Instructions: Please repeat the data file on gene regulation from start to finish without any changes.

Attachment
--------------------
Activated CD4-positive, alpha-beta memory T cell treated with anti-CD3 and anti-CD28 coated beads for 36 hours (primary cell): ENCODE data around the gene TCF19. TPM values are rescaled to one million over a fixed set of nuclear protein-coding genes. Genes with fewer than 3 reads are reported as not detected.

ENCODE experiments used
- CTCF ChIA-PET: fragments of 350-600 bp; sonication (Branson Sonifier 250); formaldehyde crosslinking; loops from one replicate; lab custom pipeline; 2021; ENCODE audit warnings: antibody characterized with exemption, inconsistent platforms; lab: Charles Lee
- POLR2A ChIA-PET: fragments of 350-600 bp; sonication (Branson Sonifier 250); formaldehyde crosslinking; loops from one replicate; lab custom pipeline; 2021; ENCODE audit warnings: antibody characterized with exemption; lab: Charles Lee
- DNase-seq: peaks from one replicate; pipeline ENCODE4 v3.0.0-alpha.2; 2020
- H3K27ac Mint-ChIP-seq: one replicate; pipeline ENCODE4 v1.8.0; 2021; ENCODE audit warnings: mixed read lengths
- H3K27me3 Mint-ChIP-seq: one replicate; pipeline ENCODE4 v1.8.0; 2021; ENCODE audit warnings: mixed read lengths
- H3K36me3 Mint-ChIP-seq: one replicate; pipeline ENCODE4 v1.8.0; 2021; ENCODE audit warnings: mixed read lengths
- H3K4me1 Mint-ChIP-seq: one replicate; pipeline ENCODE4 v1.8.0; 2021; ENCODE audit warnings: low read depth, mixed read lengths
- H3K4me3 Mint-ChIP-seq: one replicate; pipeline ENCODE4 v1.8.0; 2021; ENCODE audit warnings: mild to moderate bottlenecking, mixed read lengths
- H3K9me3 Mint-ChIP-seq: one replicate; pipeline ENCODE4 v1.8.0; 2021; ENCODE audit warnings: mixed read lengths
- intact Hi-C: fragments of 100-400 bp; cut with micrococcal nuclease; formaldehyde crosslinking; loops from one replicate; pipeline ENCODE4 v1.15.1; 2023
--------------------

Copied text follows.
Activated CD4-positive, alpha-beta memory T cell treated with anti-CD3 and anti-CD28 coated beads for 36 hours (primary cell): ENCODE data around the gene TCF19. TPM values are rescaled to one million over a fixed set of nuclear protein-coding genes. Genes with fewer than 3 reads are reported as not detected.

ENCODE experiments used
- CTCF ChIA-PET: fragments of 350-600 bp; sonication (Branson Sonifier 250); formaldehyde crosslinking; loops from one replicate; lab custom pipeline; 2021; ENCODE audit warnings: antibody characterized with exemption, inconsistent platforms; lab: Charles Lee
- POLR2A ChIA-PET: fragments of 350-600 bp; sonication (Branson Sonifier 250); formaldehyde crosslinking; loops from one replicate; lab custom pipeline; 2021; ENCODE audit warnings: antibody characterized with exemption; lab: Charles Lee
- DNase-seq: peaks from one replicate; pipeline ENCODE4 v3.0.0-alpha.2; 2020
- H3K27ac Mint-ChIP-seq: one replicate; pipeline ENCODE4 v1.8.0; 2021; ENCODE audit warnings: mixed read lengths
- H3K27me3 Mint-ChIP-seq: one replicate; pipeline ENCODE4 v1.8.0; 2021; ENCODE audit warnings: mixed read lengths
- H3K36me3 Mint-ChIP-seq: one replicate; pipeline ENCODE4 v1.8.0; 2021; ENCODE audit warnings: mixed read lengths
- H3K4me1 Mint-ChIP-seq: one replicate; pipeline ENCODE4 v1.8.0; 2021; ENCODE audit warnings: low read depth, mixed read lengths
- H3K4me3 Mint-ChIP-seq: one replicate; pipeline ENCODE4 v1.8.0; 2021; ENCODE audit warnings: mild to moderate bottlenecking, mixed read lengths
- H3K9me3 Mint-ChIP-seq: one replicate; pipeline ENCODE4 v1.8.0; 2021; ENCODE audit warnings: mixed read lengths
- intact Hi-C: fragments of 100-400 bp; cut with micrococcal nuclease; formaldehyde crosslinking; loops from one replicate; pipeline ENCODE4 v1.15.1; 2023